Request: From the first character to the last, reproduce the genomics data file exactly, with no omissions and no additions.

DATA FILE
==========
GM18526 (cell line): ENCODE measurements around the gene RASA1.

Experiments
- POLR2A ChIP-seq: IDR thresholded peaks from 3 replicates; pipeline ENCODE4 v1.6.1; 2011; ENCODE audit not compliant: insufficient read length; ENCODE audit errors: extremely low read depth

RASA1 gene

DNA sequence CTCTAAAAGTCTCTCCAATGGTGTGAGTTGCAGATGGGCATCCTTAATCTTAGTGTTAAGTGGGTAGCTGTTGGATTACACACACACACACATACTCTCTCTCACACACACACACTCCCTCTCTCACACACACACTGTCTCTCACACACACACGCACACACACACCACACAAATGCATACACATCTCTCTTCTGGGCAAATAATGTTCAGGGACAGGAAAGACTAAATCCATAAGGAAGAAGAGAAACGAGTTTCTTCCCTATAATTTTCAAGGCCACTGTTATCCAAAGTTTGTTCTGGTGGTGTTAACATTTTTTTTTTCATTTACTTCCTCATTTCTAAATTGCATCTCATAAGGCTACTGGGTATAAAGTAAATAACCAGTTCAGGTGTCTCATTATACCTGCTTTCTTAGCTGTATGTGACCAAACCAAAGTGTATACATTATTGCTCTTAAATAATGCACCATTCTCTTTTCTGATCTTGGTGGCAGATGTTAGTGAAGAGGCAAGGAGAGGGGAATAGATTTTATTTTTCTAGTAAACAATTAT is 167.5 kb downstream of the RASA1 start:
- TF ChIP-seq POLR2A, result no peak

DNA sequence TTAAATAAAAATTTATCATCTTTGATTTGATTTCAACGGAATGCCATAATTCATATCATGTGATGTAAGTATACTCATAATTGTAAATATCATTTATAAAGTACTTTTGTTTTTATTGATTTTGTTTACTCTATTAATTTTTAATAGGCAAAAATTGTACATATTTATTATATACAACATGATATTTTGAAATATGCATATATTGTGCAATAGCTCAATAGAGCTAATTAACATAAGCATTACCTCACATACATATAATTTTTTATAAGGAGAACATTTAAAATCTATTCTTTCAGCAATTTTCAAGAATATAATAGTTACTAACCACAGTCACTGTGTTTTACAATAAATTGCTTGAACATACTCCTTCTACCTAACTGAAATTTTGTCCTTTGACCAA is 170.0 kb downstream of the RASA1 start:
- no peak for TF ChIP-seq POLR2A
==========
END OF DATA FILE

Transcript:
GM18526 (cell line): ENCODE measurements around the gene RASA1.

Experiments
- POLR2A ChIP-seq: IDR thresholded peaks from 3 replicates; pipeline ENCODE4 v1.6.1; 2011; ENCODE audit not compliant: insufficient read length; ENCODE audit errors: extremely low read depth

RASA1 gene

DNA sequence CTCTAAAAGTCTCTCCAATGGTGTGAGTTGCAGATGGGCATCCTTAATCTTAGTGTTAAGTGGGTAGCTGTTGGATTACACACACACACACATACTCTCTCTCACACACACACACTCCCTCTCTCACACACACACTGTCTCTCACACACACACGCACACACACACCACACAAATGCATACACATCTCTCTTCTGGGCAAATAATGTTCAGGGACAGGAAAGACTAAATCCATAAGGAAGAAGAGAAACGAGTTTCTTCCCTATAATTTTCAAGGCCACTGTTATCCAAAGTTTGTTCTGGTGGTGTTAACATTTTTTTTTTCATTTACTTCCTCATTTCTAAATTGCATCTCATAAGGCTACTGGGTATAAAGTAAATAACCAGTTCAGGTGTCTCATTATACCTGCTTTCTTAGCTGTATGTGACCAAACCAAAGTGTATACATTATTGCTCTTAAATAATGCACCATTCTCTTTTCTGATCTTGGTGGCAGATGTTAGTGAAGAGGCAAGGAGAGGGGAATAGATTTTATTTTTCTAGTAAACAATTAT is 167.5 kb downstream of the RASA1 start:
- TF ChIP-seq POLR2A, result no peak

DNA sequence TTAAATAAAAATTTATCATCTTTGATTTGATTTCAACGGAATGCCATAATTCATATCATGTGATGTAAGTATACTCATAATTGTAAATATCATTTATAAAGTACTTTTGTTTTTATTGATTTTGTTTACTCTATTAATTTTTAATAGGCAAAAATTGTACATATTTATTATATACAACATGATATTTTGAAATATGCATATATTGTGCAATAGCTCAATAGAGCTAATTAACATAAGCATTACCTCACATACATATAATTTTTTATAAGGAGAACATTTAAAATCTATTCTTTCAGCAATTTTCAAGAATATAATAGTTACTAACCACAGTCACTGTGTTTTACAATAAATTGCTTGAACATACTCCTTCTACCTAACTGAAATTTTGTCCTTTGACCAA is 170.0 kb downstream of the RASA1 start:
- no peak for TF ChIP-seq POLR2A